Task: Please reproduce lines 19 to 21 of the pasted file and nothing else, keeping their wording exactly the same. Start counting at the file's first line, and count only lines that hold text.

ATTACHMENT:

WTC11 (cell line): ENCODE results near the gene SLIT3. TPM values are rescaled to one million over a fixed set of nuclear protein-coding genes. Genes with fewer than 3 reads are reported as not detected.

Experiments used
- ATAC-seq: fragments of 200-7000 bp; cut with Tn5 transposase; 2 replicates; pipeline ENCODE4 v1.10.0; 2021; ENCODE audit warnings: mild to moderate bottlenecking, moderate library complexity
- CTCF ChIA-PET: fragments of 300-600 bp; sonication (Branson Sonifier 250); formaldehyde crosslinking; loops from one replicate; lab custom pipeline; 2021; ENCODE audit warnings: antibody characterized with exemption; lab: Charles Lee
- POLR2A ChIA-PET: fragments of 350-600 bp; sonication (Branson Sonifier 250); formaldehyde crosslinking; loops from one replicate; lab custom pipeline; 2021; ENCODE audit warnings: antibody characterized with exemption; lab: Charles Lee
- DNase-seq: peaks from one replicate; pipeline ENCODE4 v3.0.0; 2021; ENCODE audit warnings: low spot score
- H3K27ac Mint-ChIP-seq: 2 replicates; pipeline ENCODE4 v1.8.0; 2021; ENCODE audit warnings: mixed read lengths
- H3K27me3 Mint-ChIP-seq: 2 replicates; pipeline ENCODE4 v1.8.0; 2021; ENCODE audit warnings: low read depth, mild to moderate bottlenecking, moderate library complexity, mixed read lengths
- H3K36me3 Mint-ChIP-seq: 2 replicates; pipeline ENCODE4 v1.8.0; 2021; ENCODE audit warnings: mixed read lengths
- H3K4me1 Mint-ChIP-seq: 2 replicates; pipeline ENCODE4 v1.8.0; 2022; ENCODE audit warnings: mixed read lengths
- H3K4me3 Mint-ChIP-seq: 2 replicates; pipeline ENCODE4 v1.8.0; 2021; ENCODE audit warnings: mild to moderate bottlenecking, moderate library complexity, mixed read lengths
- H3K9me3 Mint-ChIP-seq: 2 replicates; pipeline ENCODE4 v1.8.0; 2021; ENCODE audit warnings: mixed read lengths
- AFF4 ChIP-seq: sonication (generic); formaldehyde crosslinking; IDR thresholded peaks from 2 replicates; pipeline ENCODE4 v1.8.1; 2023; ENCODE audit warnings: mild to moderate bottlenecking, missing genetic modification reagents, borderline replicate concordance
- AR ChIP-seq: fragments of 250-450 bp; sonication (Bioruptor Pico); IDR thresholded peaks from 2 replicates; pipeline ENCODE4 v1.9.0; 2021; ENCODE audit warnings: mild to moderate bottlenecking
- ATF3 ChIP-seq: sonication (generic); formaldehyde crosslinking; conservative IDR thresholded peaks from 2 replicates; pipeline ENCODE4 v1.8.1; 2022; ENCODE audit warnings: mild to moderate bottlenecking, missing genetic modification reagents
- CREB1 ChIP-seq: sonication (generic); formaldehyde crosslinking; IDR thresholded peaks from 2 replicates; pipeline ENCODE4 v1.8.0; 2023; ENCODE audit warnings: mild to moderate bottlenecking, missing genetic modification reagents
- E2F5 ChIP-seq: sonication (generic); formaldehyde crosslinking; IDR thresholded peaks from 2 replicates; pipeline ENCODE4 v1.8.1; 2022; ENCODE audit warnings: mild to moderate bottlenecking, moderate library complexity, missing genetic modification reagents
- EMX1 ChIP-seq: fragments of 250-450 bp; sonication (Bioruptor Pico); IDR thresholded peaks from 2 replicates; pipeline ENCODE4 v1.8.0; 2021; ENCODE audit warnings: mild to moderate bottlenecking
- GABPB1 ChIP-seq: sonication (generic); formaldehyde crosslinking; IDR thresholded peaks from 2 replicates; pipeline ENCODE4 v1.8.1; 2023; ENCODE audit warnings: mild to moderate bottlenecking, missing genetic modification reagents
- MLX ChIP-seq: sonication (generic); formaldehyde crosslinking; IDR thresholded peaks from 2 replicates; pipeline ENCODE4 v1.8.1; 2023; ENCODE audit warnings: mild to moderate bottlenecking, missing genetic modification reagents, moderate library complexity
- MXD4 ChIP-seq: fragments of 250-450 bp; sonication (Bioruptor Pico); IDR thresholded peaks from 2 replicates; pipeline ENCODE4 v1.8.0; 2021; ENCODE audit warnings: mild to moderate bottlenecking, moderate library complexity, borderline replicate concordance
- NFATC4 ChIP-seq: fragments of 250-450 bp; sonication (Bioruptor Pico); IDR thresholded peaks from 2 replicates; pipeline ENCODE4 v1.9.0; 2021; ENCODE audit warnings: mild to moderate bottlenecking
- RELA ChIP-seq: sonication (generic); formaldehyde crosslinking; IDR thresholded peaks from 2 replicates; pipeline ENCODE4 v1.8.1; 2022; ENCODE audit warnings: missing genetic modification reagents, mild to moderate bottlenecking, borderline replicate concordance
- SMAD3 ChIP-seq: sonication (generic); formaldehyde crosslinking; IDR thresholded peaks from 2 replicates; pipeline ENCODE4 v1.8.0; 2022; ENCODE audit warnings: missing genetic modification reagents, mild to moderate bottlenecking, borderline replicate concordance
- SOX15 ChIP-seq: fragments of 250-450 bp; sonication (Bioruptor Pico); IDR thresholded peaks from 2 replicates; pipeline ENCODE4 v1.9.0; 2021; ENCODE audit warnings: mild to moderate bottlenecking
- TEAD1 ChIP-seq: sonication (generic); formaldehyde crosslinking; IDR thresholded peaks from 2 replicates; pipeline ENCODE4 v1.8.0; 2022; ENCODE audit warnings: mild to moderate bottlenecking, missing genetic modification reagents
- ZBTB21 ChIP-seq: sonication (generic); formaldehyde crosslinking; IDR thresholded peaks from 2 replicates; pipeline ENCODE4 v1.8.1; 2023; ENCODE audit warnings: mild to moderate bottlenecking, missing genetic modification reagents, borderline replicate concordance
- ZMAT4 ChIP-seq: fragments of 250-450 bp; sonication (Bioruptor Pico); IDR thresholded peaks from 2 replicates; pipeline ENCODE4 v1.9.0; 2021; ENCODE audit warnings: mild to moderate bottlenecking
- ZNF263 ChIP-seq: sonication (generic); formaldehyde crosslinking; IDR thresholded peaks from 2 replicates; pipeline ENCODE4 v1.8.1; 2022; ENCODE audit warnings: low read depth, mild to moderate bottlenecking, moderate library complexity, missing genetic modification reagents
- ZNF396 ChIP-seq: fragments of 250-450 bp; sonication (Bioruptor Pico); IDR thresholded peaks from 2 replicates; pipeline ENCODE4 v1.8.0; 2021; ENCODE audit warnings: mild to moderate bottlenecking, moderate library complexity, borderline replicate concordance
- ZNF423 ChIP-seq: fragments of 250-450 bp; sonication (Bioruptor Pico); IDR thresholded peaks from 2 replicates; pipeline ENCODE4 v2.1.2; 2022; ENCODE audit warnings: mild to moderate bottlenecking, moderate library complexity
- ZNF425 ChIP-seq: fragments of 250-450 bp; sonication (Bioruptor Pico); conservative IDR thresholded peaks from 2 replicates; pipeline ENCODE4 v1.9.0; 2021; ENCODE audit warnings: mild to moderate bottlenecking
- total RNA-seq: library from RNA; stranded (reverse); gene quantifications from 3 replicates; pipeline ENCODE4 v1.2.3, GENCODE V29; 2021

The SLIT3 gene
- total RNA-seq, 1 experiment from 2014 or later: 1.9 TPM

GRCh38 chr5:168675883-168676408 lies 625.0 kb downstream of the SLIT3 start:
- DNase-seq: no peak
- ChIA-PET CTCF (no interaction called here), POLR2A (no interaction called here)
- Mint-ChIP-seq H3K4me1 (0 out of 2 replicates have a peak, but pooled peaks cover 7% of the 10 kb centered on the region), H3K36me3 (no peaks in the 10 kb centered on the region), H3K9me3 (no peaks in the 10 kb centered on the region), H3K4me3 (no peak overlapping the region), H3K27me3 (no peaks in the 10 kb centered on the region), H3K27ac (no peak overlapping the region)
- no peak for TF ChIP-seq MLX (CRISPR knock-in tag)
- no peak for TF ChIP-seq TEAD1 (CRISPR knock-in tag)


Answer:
- GABPB1 ChIP-seq: sonication (generic); formaldehyde crosslinking; IDR thresholded peaks from 2 replicates; pipeline ENCODE4 v1.8.1; 2023; ENCODE audit warnings: mild to moderate bottlenecking, missing genetic modification reagents
- MLX ChIP-seq: sonication (generic); formaldehyde crosslinking; IDR thresholded peaks from 2 replicates; pipeline ENCODE4 v1.8.1; 2023; ENCODE audit warnings: mild to moderate bottlenecking, missing genetic modification reagents, moderate library complexity
- MXD4 ChIP-seq: fragments of 250-450 bp; sonication (Bioruptor Pico); IDR thresholded peaks from 2 replicates; pipeline ENCODE4 v1.8.0; 2021; ENCODE audit warnings: mild to moderate bottlenecking, moderate library complexity, borderline replicate concordance